You know how excited archaeologists get when they find a new pyramid to break into, or unearth a new ancient settlement? Finding old homes and the stuff left in them gives valuable insight into the lives of the people who occupied them. You know why those archaeological finds exist? Those people hadn’t invented the doorknob yet. They piled all their historically and culturally significant crap into their homes and shut the door, only to realize, “Shit. No doorknob. I can’t get back in.” And so, history was assured.


But, of course, once in a while, the historical peoples of history would actually figure out a way into their houses, even without doorknobs – shimmy through a window or something. They’d kick back on their Lazy Ancient Boy recliners and read a book. But then…”Oh, shoot,” they’d say. “I left the monk – one of the few groups who can read and write in this era – who hand-copies books because we haven’t yet invented the printing press – on the second floor of my house. How the hell do I get him down now? I could use a ladder, I guess, but how can I hold the monk in one arm and his motivational bowl of Chex mix in the other? I really do need my hands free.” He’d stew a bit. “That’s the third monk this year. Gotta stop putting stuff up there.”

Up there, of course, sounds like “upstairs”. And the rest is history.


Back in the day – a Tuesday I think – people brushed their teeth with hedgehogs. This worked well enough, considering it involved shoving a live (usually) animal in your mouth twice a day. But the hedgehogs organized, demanded better wages and every other Friday off. People opted to go without brushing, rather than hire a hedgehog. They moved out of dental care and into the electronic gaming arena, along with their patron saint Sonic.

Meanwhile, the whole not-brushing was making people’s knob-vanquished swinging-singles pads into single-forever pads. Living on a steady diet of coffee and onions didn’t help. (The refrigerator light was another mundane, but crucial, development yet to come.) And, so, the toothbrush was needed. No one had one, of course, so somebody invented it.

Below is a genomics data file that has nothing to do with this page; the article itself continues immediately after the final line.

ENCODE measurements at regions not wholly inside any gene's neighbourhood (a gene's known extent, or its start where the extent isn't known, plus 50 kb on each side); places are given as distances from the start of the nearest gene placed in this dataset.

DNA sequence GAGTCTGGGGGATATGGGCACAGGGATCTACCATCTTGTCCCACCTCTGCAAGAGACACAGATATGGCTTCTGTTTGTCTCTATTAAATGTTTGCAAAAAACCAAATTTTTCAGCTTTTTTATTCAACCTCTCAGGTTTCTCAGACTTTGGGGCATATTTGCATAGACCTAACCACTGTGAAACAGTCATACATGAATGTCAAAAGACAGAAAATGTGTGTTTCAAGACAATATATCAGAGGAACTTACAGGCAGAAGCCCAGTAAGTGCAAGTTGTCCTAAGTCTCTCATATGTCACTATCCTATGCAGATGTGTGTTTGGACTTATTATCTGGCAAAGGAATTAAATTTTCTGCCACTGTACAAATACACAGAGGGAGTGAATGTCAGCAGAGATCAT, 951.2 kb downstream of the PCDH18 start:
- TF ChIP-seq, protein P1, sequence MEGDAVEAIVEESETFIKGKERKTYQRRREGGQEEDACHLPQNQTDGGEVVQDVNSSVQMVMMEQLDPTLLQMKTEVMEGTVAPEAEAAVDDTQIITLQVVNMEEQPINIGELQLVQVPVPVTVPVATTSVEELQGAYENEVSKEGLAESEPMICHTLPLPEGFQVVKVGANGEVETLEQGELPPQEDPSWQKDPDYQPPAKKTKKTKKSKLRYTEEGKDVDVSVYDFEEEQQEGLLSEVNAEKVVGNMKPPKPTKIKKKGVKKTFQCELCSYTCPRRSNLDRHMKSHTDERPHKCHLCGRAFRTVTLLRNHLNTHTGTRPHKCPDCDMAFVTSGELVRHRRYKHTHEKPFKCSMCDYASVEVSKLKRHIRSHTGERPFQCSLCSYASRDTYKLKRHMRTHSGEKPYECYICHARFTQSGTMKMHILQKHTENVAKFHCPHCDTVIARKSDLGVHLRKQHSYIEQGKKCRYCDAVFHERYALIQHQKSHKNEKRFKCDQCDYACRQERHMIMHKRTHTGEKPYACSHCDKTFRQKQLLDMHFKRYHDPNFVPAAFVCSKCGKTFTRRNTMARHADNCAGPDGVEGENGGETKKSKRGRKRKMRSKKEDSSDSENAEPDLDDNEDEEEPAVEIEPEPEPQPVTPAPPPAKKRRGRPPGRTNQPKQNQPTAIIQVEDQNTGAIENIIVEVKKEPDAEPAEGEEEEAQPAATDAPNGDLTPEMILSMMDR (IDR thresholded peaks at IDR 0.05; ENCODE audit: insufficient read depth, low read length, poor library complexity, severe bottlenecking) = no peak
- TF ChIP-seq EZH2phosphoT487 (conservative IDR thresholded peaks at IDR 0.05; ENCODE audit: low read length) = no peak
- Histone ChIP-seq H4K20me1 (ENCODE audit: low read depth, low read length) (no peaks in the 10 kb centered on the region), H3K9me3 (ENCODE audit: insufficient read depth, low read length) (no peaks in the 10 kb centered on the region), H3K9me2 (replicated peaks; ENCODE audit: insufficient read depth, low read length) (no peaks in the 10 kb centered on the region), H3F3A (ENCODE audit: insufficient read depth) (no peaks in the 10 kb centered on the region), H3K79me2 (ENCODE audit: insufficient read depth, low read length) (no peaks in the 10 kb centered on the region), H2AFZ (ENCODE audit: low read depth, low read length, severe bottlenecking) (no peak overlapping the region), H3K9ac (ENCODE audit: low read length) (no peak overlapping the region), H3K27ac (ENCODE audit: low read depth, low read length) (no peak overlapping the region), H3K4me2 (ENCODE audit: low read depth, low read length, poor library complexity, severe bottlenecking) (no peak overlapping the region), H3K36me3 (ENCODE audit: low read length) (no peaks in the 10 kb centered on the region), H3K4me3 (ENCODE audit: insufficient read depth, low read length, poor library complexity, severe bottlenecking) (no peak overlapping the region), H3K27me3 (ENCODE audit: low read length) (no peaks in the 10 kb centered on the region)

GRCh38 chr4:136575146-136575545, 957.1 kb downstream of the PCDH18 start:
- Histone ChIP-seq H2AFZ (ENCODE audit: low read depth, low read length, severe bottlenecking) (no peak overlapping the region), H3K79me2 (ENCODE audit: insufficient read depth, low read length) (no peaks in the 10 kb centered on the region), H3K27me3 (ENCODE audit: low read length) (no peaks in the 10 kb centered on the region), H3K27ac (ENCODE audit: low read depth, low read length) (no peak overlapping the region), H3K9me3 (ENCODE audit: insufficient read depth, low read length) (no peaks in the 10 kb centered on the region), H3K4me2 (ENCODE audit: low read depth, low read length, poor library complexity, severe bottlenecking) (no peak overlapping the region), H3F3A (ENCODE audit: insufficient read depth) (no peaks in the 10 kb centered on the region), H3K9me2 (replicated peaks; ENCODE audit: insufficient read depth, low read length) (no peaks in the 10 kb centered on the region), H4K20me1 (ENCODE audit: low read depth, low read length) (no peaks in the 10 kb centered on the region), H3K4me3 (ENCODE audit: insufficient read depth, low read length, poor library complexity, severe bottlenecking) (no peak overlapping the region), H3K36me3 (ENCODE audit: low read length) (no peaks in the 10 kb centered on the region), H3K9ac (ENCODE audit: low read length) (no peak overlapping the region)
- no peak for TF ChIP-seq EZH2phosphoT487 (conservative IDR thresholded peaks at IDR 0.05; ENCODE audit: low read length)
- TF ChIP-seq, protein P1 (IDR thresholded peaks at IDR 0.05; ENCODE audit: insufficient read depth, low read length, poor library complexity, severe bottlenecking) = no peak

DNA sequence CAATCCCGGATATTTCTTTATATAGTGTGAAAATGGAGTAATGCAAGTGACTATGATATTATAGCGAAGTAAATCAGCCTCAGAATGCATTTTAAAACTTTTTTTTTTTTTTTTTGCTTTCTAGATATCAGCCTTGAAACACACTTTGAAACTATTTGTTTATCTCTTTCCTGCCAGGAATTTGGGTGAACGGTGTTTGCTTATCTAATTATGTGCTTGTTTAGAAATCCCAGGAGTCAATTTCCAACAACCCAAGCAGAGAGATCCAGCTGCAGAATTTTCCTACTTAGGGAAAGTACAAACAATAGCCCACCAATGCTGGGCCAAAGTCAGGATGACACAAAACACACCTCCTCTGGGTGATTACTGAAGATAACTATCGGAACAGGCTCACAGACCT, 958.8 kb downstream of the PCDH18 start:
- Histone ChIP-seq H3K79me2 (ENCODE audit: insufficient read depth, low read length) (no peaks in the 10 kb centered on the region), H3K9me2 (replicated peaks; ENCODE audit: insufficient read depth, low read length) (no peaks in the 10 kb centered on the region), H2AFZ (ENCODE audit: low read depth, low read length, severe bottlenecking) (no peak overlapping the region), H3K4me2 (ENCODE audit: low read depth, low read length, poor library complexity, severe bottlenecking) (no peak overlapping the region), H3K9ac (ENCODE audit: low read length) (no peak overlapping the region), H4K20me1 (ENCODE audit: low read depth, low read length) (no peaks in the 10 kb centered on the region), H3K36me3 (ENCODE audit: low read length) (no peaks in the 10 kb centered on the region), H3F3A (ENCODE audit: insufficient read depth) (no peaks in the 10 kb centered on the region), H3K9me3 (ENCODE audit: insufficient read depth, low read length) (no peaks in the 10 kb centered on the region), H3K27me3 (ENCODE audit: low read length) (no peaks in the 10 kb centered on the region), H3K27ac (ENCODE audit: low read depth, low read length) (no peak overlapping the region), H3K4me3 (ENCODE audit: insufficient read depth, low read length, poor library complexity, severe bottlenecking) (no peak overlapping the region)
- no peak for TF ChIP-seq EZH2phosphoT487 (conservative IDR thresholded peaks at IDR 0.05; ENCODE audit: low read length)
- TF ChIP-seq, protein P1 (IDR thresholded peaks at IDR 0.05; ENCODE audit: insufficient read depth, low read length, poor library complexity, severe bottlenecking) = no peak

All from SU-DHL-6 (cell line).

History happens in fits and starts. So does life.

Also, homemade ice cream.



Okay, so how do I know my kids enjoyed this?


Because, when it was over, they ran around the hotel room singing songs from the show like this:


Mary Poppins on stage rocks. Not because it’s the Julie Andrews movie transplanted to the stage. It’s great because it is its own thing. Trying to recreate the movie would be a mistake. Instead, we get an original show based on famous characters from the P.L. Travers books.

To be sure, they do use some of the movie tunes, like “Chim Chim Cher-ee” and “Jolly Holiday”. But there are a lot of original tunes and characters. The show is bouncy and colorful, but Mary is a bit sterner character more in line with the books. Mr. Banks has more darkness and backstory. Mrs. Banks is way more fleshed out and has a story arc of her own.

I loved it. We had awesome front row, center stage seats at Chanhassen Dinner Theatre in Chanhassen, MN. Year 2 of my family’s now annual tradition of attending a show at this favored place from my own childhood did not disappoint. Well, not entirely. I was a little bummed this guy didn’t talk like in the movie:


But I’ll get over it. Yes, we bought the souvenir parrot-head umbrella. AND the carpet bag purse. AND the charm bracelet, teddy bear and soda cups. All worth it. I’d go again, given the opportunity.

We saw “The Little Mermaid” last year. Now “Mary Poppins”. Can’t wait to see next year’s schedule.